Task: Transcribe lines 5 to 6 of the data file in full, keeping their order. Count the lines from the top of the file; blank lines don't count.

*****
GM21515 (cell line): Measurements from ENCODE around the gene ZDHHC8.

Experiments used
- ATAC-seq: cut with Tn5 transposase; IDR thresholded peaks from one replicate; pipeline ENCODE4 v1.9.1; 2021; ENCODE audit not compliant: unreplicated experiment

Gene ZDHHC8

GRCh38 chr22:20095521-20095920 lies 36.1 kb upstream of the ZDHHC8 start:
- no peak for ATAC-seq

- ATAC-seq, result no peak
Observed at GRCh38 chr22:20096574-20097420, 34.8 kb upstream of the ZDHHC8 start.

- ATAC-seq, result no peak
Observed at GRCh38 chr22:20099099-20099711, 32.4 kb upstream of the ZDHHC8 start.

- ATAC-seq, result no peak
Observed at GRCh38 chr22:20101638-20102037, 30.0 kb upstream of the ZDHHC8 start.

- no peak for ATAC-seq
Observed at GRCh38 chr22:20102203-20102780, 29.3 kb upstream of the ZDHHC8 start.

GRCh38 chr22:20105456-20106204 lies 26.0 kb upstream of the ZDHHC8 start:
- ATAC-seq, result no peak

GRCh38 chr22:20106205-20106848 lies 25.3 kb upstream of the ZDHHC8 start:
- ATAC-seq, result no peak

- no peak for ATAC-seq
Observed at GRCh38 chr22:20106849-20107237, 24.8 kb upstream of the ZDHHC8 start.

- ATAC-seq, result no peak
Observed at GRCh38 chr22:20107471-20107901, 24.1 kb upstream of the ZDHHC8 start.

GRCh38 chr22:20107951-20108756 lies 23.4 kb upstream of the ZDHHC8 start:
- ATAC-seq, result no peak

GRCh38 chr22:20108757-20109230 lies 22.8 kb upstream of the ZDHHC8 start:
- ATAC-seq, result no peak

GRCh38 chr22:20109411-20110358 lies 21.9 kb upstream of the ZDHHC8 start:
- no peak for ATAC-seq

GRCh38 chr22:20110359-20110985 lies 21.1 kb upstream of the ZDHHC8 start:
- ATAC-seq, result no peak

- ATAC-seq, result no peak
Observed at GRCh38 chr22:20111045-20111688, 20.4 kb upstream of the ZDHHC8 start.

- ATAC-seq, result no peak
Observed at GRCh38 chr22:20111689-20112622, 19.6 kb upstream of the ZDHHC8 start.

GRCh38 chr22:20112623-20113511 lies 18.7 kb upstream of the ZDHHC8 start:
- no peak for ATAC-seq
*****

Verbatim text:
GRCh38 chr22:20095521-20095920 lies 36.1 kb upstream of the ZDHHC8 start:
- no peak for ATAC-seq